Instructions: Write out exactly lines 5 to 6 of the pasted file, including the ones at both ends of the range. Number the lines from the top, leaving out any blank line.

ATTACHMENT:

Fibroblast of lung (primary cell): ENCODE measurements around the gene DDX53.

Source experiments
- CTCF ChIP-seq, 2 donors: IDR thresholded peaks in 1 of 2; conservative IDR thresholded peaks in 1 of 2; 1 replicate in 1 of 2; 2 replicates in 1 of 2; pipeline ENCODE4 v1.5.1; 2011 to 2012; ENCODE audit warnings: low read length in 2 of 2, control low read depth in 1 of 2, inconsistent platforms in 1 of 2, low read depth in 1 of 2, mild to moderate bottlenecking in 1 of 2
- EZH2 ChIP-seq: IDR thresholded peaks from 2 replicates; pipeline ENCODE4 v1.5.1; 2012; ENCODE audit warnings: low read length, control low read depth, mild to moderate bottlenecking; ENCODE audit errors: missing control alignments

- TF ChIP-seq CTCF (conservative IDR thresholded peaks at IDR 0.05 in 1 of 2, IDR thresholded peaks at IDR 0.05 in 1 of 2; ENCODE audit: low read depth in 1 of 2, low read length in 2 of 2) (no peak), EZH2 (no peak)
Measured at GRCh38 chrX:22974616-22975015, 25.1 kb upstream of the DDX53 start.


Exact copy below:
- TF ChIP-seq CTCF (conservative IDR thresholded peaks at IDR 0.05 in 1 of 2, IDR thresholded peaks at IDR 0.05 in 1 of 2; ENCODE audit: low read depth in 1 of 2, low read length in 2 of 2) (no peak), EZH2 (no peak)
Measured at GRCh38 chrX:22974616-22975015, 25.1 kb upstream of the DDX53 start.